The colours chosen for the programme by Rex Whistler are almost certainly an oblique reference to the legendary “Red and White Party” which had taken place on 21st November 1931 in the West Wing of Holford House, a huge, grand but delapidated mansion in Regent’s Park. The Canadian born dancer Maud Allan, notorious for her portrayal of Salome's "Dance of the Seven Veils" in her "Vision of Salomé" (based loosely on Oscar Wilde's telling of the story), had lived alone in this portion of Holford House (as a Norma Desmond like figure) since 1909. A former star and favourite of "The Coterie" (the fashionable socialites who were the immediate predecessors of the "Bright Young Things"), Allan had been embroiled in the sensational Libel Case of the Century in 1918 when she had sued the publishers of an article which accused her of sexual depravity with Margot Asquith, wife of the former Prime Minister Herbert Asquith. During the trail it emerged that her brother had been executed in the U.S.A. for the double-murder of two women in San Francisco in 1898. Lord Alfred Douglas, Oscar Wilde's former lover, testified for the publisher and Allan had lost her case. As sole tennant of the West Wing of Holford House, Maud Allan was approached by "Bright Young Thing" Arthur Jeffress (1905–1961) as to whether he could use her home as the venue for a ball. This "Red and White Party" became the denouement of the series of increasingly outrageous "Monster Balls" hosted by various amongst the "Bright Young Things" (which included the "Circus Party" of July 1929, thrown by Norman Hartnell, to which Eleanor Smith had arrived on a pony which she then rode upstairs).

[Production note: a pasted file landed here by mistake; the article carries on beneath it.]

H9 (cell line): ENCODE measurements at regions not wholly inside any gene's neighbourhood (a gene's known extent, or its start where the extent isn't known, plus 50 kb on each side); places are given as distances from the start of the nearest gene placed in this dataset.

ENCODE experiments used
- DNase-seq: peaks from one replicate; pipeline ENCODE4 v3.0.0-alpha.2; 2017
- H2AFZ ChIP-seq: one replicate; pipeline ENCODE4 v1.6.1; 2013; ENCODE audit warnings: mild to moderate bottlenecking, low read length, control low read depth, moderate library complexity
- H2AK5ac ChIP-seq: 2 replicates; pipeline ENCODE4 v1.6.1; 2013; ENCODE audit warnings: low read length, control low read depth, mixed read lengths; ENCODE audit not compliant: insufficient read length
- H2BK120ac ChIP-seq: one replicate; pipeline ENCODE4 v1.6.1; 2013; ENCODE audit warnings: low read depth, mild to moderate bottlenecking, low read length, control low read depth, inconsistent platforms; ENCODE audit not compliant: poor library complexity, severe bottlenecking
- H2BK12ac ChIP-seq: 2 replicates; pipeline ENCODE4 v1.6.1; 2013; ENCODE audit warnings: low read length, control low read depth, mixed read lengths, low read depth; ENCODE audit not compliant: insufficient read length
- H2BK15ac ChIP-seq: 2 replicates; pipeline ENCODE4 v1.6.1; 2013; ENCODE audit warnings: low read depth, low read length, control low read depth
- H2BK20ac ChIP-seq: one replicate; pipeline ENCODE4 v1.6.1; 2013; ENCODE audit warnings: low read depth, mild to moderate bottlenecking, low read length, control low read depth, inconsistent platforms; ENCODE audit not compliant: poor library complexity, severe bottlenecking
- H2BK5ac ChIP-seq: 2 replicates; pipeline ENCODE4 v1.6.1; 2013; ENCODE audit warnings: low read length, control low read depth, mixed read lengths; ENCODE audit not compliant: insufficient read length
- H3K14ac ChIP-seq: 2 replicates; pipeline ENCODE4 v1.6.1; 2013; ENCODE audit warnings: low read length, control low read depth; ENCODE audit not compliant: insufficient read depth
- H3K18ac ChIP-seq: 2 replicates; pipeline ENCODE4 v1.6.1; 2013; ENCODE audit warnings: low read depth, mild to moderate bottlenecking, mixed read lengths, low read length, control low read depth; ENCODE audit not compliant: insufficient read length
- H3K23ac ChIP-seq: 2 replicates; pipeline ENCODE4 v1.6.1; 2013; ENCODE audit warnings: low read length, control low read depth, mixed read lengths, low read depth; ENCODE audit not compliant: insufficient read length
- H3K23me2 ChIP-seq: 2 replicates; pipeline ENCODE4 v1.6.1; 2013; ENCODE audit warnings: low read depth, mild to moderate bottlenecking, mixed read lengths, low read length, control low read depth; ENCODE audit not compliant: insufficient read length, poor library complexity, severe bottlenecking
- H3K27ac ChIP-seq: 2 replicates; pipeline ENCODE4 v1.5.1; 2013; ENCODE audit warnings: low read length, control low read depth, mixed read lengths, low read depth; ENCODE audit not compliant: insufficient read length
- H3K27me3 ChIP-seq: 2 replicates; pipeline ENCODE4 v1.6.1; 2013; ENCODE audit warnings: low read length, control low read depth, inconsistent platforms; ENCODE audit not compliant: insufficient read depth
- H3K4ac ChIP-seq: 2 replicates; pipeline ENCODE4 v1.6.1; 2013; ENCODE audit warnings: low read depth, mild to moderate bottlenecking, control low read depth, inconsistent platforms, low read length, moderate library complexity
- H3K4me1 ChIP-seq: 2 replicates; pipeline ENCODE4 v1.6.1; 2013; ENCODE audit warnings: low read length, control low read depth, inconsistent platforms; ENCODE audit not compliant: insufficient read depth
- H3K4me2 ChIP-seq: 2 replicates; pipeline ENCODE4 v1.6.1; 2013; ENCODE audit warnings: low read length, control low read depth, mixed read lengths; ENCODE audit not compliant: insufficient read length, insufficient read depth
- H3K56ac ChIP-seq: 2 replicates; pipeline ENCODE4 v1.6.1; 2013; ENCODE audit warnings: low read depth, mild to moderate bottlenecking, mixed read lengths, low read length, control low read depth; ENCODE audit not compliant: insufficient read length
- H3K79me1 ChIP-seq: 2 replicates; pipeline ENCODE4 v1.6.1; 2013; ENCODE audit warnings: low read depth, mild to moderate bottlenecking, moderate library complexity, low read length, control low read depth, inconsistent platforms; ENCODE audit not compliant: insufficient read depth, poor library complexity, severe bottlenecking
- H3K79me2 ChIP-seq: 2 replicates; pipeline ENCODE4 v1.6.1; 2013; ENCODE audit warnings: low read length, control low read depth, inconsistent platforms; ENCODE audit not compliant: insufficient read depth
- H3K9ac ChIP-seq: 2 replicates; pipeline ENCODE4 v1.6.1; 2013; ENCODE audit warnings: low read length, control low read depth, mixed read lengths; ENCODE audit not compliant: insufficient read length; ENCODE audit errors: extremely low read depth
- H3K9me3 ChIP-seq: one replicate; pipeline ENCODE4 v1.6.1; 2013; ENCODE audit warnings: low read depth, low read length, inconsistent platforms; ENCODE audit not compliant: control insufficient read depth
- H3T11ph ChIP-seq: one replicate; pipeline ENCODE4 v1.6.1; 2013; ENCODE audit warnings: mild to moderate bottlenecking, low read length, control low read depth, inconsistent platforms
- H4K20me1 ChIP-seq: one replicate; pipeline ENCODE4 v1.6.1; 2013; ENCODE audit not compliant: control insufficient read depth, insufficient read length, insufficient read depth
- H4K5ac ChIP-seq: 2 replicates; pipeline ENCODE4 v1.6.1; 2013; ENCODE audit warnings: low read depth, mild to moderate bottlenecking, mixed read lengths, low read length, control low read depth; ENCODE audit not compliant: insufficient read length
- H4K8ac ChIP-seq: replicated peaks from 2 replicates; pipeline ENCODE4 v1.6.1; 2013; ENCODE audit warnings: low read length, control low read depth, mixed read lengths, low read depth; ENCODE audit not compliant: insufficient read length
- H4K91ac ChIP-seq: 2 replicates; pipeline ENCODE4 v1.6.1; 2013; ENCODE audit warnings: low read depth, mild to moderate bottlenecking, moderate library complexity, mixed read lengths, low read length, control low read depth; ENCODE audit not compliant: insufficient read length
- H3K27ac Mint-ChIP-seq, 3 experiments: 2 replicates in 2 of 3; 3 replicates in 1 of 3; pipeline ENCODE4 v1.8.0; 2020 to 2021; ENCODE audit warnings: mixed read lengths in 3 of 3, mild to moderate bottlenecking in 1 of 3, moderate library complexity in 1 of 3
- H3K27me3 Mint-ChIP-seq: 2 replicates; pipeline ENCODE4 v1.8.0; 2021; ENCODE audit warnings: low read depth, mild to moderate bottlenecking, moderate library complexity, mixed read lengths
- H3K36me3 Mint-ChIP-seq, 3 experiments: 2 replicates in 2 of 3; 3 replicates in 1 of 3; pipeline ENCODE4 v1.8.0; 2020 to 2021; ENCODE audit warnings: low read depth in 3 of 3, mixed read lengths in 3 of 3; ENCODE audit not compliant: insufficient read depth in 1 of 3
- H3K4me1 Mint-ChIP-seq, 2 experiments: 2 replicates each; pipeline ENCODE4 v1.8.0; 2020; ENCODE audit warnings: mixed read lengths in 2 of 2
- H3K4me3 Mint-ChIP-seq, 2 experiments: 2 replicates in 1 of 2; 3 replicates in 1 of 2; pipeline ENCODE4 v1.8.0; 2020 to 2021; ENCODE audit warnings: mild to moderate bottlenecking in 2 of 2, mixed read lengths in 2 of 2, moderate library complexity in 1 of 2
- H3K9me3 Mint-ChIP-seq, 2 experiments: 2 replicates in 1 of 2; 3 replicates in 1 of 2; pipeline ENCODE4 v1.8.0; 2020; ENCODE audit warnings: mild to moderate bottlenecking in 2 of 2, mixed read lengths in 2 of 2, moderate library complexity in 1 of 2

For the "Red and White Party" the entire evening (costumes, décor, flowers, food and drink) was based on the theme of red and white. It was a bold choice of colour combination and one loaded with sybolism: purity and passion; chastity and hedonism; love and death. Two-hundred-and-fifty people were invited but four-hundred turned up and they partied noisily till the dawn (there were even arrests for drugs). The revellers were slammed in the press for flaunting their "ill-bred extravagance" in the wake of the September 1931 fiancial crisis. The trial for murder of "Bright Young Thing" Elvira Barney in 1932 (at which the host of the "Red and White Party", Arthur Jeffress, gave testimony) also heralded an end to that particular era of hedonism. Parralels can be found between the fictional drama of "Ballerina" (and its imaginary heroine Polly Varley), the real life of story of former exotic dancer Maud Allan and the "Red and White Party". The colours chosen by Rex Whistler, along with the music in the programme (which also alludes to a red and white theme), would not have been lost on the high-society theatre going audience of 1933.
This stage production of "Ballerina" ran for only a month at the Gaiety Theatre, but Lady Eleanor Smith's book also became the basis for the Hollywood movie "The Men in Her Life" (1941), starring Loretta Young.
See p.236 Eleanor Smith, "Life's a Circus: Reminiscences of Lady Eleanor Smith"; London, Longmans, Green & Co Ltd, 1939
Cecil Beaton & Laurence Whistler, "The Masque: Designs for the Theatre By Rex Whistler Part I", London, The Curtain Press, 1947